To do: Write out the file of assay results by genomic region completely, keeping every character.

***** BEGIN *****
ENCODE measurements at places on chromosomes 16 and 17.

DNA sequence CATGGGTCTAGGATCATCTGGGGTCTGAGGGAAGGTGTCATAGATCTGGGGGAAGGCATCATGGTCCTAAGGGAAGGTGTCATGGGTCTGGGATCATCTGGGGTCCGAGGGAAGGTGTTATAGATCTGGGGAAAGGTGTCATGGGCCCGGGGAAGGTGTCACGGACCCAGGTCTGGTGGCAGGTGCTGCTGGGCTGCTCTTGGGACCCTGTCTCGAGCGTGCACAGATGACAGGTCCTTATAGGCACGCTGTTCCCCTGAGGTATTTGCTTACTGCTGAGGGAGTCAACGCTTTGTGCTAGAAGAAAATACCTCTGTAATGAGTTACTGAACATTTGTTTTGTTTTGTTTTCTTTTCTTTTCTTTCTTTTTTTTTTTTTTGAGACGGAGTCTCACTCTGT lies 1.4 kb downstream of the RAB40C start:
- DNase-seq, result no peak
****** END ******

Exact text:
ENCODE measurements at places on chromosomes 16 and 17.

DNA sequence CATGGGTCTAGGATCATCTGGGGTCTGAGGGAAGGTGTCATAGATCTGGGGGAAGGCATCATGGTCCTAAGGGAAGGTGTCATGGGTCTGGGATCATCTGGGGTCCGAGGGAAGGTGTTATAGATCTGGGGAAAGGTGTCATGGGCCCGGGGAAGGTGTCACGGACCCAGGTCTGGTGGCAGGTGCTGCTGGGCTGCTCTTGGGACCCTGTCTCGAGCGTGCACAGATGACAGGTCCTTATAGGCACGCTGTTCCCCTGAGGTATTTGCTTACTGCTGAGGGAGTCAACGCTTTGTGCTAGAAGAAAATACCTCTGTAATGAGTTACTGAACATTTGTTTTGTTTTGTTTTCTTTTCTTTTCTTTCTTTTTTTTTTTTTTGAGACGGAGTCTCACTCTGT lies 1.4 kb downstream of the RAB40C start:
- DNase-seq, result no peak